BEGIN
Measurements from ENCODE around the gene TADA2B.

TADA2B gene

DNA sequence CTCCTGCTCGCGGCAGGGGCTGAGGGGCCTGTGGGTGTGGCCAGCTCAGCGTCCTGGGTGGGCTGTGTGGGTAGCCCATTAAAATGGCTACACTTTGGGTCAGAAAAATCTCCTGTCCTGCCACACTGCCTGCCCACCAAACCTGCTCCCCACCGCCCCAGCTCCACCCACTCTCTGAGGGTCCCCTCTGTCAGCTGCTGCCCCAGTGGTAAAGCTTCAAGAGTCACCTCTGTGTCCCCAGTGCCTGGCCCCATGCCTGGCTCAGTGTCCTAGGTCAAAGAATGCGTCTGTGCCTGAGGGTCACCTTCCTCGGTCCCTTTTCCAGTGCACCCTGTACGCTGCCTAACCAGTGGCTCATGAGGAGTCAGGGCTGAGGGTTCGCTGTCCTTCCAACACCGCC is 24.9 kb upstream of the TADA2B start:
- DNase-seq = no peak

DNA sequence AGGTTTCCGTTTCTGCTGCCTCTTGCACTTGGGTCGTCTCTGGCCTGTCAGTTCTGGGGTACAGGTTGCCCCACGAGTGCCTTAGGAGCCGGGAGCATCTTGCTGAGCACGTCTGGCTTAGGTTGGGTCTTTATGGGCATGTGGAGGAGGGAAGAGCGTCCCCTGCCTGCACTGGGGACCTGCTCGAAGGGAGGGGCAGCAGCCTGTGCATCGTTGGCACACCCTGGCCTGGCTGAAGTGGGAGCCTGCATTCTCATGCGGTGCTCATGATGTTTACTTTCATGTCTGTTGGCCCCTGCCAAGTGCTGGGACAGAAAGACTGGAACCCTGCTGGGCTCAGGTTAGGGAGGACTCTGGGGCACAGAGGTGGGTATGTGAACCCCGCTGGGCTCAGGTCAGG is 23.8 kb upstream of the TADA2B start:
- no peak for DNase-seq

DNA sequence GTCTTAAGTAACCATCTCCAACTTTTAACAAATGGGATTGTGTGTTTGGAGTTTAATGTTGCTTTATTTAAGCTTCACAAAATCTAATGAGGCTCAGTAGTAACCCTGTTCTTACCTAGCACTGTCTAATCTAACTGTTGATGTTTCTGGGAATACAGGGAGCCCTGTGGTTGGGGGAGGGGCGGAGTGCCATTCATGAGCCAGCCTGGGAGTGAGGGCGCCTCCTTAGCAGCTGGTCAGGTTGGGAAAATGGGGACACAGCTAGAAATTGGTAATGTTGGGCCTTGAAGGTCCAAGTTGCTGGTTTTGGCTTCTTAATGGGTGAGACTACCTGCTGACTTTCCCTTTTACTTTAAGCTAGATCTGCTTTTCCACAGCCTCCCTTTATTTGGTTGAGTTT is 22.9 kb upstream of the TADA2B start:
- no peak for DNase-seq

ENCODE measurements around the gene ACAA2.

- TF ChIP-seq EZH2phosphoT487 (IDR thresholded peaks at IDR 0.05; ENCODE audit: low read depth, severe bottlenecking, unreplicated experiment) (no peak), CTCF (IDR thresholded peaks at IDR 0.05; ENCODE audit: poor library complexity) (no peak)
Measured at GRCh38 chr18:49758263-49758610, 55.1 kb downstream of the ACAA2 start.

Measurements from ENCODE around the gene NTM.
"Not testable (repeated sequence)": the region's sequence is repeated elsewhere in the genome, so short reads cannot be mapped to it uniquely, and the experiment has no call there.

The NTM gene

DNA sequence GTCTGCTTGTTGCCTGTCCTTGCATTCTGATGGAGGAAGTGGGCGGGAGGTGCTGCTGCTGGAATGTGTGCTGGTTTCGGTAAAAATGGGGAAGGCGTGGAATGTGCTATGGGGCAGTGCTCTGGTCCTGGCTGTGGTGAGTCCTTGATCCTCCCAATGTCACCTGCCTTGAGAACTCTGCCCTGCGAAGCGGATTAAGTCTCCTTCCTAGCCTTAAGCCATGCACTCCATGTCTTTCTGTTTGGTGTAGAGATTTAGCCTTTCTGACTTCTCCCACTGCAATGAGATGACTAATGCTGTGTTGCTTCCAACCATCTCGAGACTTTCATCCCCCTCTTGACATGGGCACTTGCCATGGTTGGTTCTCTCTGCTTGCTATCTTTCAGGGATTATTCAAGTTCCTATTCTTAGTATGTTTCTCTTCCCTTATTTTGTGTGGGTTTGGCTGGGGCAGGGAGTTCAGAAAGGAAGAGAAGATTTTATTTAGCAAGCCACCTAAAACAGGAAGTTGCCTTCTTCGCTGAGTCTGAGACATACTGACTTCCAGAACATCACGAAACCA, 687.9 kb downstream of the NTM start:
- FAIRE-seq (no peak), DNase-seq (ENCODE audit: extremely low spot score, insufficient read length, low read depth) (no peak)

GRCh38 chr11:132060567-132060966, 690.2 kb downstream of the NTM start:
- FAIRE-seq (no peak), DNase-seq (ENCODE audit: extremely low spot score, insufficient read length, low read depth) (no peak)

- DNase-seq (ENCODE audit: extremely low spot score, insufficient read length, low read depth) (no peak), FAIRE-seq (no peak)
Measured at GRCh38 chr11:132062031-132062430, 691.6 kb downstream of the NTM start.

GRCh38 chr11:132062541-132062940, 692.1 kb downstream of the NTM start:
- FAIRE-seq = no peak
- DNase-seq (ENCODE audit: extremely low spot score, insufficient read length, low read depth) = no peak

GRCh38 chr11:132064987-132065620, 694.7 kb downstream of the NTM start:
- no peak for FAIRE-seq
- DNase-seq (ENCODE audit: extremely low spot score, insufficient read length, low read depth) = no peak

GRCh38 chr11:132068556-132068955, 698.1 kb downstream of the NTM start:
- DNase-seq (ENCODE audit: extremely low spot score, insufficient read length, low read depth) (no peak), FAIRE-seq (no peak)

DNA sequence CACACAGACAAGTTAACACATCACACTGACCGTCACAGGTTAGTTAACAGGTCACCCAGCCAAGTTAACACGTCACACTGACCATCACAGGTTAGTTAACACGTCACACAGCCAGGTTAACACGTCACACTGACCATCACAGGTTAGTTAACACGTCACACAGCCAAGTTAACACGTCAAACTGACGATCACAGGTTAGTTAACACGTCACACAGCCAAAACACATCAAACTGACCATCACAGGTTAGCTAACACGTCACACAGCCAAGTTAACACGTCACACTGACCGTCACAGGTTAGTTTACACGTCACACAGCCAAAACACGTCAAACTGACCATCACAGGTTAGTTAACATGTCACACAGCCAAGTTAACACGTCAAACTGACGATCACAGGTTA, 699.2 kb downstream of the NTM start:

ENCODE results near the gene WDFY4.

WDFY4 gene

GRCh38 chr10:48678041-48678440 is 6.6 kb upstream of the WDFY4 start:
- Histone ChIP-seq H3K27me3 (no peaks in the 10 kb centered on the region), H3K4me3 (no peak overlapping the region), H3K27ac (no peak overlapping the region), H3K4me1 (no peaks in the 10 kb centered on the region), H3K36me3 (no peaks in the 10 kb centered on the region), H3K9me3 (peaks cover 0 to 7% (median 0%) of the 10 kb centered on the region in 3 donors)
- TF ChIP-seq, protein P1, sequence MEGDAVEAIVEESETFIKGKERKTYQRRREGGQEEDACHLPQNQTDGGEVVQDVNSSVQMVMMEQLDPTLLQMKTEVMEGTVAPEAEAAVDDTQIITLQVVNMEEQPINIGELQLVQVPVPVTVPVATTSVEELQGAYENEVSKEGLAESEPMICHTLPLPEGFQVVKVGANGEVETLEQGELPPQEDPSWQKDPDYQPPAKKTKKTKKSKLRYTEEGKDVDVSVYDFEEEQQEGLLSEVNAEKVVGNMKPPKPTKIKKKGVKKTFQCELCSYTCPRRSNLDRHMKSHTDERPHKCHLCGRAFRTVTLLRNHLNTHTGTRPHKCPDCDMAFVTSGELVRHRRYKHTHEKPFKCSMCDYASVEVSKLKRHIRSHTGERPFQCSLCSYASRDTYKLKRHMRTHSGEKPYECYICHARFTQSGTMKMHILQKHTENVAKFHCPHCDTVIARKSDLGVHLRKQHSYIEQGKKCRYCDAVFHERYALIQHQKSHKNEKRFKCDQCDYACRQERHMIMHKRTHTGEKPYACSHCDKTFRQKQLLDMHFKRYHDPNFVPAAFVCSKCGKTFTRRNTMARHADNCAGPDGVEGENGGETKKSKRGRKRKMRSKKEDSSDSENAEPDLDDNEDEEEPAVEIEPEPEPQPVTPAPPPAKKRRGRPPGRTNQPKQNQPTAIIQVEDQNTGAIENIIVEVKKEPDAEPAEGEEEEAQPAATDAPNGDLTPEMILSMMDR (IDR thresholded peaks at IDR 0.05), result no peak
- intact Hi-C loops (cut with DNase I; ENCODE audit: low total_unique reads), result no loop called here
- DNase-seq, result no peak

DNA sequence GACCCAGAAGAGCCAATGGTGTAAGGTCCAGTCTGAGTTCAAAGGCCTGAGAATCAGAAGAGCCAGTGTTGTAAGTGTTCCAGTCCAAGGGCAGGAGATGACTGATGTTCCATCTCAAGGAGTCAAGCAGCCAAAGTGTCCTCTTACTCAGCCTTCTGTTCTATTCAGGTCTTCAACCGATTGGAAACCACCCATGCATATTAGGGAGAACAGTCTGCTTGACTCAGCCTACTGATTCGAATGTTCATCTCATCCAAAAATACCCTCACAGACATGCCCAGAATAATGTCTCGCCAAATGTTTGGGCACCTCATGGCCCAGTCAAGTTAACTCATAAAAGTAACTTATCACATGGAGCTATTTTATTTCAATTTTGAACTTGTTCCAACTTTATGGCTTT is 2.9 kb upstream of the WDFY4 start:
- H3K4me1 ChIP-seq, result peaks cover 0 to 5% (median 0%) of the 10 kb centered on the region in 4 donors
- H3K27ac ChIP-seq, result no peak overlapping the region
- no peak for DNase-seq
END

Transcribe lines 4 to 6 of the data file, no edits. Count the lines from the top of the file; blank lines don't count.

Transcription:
- DNase-seq = no peak

DNA sequence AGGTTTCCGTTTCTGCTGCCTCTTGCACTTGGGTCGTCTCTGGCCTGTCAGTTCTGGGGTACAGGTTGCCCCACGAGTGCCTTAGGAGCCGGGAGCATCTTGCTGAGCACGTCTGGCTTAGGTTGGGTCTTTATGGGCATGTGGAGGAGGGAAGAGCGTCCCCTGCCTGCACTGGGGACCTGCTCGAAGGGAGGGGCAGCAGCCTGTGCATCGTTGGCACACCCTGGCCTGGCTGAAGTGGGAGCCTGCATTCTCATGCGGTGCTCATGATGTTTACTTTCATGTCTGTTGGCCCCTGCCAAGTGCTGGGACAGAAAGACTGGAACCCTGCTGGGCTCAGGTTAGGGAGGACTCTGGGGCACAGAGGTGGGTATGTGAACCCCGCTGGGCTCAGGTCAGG is 23.8 kb upstream of the TADA2B start:
- no peak for DNase-seq